The GLP-1 Revolution: Reshaping Weight Management and Challenging Bariatric Surgery?

With about 42% of American adults being obese according to the Center for Disease Control and Prevention, it is no wonder that GLP-1 drugs like Ozempic and Wegovy have surged in popularity, with influential figures touting its ability to help shed significant weight in a short timeframe. Originally designed to combat diabetes, these medications raise a crucial question: are they destined to revolutionize the field and challenge the established role of bariatric surgery?

The Rise of GLP-1 Drugs

The most popular GLP-1 drugs, Ozempic and Wegovy, though made by the same company and containing the same active ingredient, semaglutide, serve distinct purposes. Ozempic, designed for type 2 diabetes, uses lower doses of semaglutide to regulate insulin and blood sugar. Wegovy, aimed at weight loss, employs higher doses. The key lies in their interaction with glucagon-like peptide-1 (GLP-1), a natural hormone promoting satiety and slowing digestion. By mimicking GLP-1, both medications achieve similar outcomes: Ozempic manages diabetes, while Wegovy promotes weight loss in individuals with obesity and related health concerns, mirroring the effects of bariatric surgery.

GLP-1 vs. Bariatric Surgery

The numbers paint an intriguing picture. A study published in the Obesity journal demonstrated that patients who took GLP-1 RA drugs achieved 15-20% weight loss, a range that was only previously attainable with bariatric surgery. However, it’s important to note that while impressive, this pales in comparison to gastric sleeve surgery’s average 30% loss of excess weight after 3 months and duodenal switch surgery’s 40%, highlighting a key limitation.

Despite this slightly smaller impact, GLP-1 drugs haven’t led to a decline in bariatric surgery. In fact, the number of surgeries in the United States slightly increased between 2021 and 2022. Although, the number of bariatric surgery patients who were subsequently prescribed a GLP-1 have tripled from 2021 to 2023. This suggests that, rather than a fierce competition, a more nuanced and potentially symbiotic relationship may be emerging.

Potential Benefits of GLP-1 Drugs

Perhaps, GLP-1 drugs could be treated as a post-surgical support system, helping patients maintain their hard-won weight loss and manage associated health issues like high blood pressure. In fact, studies have also shown that these drugs can also benefit patients who undergo hip arthroplasty with the drugs being associated with 44% lower odds of developing an infection inof a newly implanted hip joint.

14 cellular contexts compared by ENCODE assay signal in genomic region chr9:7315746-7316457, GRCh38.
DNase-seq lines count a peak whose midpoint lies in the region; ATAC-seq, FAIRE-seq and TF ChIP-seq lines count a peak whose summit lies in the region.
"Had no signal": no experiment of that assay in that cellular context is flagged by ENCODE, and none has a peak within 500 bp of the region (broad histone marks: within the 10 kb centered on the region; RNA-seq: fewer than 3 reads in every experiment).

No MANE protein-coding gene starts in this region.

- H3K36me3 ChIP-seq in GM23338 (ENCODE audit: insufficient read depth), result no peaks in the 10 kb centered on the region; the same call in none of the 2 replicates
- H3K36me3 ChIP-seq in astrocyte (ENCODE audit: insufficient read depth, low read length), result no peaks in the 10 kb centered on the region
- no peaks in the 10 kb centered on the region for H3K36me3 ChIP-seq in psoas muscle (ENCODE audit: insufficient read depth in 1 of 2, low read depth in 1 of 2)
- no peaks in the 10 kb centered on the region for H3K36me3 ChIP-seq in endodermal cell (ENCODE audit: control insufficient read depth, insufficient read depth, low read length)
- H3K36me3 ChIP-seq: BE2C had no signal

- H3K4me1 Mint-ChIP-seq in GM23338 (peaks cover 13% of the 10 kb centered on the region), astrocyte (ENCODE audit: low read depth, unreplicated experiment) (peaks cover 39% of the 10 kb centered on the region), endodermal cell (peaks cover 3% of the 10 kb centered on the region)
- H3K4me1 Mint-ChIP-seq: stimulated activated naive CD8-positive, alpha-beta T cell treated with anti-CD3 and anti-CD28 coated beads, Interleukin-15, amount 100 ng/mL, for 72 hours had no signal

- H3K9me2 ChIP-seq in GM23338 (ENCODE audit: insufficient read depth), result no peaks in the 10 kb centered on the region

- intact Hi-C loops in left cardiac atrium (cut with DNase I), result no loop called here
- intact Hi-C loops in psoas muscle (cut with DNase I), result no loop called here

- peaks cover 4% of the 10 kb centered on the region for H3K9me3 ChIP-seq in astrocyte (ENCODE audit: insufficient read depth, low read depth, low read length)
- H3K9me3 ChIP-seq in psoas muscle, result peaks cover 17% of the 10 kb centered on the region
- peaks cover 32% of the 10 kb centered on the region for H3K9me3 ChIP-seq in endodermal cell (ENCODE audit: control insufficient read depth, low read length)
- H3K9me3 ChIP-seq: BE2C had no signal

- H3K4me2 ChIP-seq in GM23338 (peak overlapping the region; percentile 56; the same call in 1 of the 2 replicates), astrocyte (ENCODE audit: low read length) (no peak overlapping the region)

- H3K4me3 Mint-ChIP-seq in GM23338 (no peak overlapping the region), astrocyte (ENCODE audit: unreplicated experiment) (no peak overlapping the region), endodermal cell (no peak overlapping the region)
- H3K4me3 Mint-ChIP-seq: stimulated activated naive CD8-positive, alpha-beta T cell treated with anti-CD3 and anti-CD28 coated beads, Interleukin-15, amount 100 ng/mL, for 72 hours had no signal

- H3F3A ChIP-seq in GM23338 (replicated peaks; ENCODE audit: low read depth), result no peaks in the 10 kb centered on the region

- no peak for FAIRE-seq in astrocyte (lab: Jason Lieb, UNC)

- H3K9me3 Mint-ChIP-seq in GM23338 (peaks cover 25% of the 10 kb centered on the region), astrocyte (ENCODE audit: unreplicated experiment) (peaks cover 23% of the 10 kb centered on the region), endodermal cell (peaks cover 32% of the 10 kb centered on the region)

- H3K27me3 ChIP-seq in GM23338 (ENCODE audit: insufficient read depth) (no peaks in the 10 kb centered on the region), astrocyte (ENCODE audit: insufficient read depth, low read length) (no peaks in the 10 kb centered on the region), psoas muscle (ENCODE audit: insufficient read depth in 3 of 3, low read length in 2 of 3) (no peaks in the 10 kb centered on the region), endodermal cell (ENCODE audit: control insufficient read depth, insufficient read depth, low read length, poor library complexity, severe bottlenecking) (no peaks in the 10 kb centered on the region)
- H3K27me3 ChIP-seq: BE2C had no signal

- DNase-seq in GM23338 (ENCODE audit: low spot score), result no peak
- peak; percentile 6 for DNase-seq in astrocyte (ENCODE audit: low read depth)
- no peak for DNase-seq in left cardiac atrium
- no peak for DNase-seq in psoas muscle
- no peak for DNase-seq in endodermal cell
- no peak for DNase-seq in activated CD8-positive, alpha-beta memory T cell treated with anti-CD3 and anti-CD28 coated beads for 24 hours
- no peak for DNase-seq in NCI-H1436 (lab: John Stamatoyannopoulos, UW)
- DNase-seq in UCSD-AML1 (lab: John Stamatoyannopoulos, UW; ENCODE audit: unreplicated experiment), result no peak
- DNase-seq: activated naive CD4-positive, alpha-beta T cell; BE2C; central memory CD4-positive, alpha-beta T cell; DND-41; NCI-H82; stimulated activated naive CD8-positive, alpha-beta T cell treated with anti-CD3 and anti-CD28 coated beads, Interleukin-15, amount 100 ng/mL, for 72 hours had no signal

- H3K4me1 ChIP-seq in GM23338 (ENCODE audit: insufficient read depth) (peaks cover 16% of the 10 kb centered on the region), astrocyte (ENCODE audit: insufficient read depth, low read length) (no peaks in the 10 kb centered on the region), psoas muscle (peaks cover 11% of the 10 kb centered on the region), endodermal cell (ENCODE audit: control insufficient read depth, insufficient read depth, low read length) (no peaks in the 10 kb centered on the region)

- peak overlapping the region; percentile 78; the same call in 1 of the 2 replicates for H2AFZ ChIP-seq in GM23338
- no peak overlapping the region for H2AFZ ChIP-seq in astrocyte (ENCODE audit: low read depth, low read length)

This potential for synergy is further bolstered by a systemic review of 11 studies that was published in the Journal of the Endocrine Society, demonstrating that combining GLP-1 drugs with bariatric surgery or minimally invasive procedures resulted in “significant weight loss”, compared to either approach alone. This is because between 20% and 35% of patients who receive the most commonly performed bariatric surgery gain back most of the weight or fail to hit a certain target for body mass index.

Current Limitations 

However, the question of long-term effectiveness of the drugs looms large. Additionally, their off-label use for weight loss raises ethical concerns about equity and access, potentially diverting resources from diabetes patients who rely on these medications. With the threat of becoming a vanity drug, the Food and Drug Administration has already started to crack down on illegally marketed or suspected counterfeit GLP-2 drugs being sold online.

Furthermore, not everyone enjoys a smooth ride with these drugs. Patients taking GLP-1 drugs for both F.D.A. approved diabetes medication and off-label weight loss use may experience nausea, dehydration, fatigue and malaise. Their bowel movements might also change, with some patients having diarrhea and others becoming severely constipated. These limitations necessitate further research to refine the drugs, optimize their use, and ensure they reach the right patients within an ethical framework.

Future Outlook

The future of this story promises further developments. Ozempic and Wegovy are currently designed to be injected in the patient’s thigh or arm once a week. Newer GLP-1 drugs, including oral versions, are on the horizon, potentially making them more accessible and convenient. Ongoing research will illuminate their long-term efficacy, safety, and cost-effectiveness compared to bariatric surgery, guiding treatment decisions with increasing precision.

Ultimately, the answer to the initial question may not be a simple “yes” or “no.” The GLP-1 revolution is unlikely to completely replace bariatric surgery. Instead, it has the potential to become a transformative partner, offering a spectrum of options within a broader, personalized approach to weight management.








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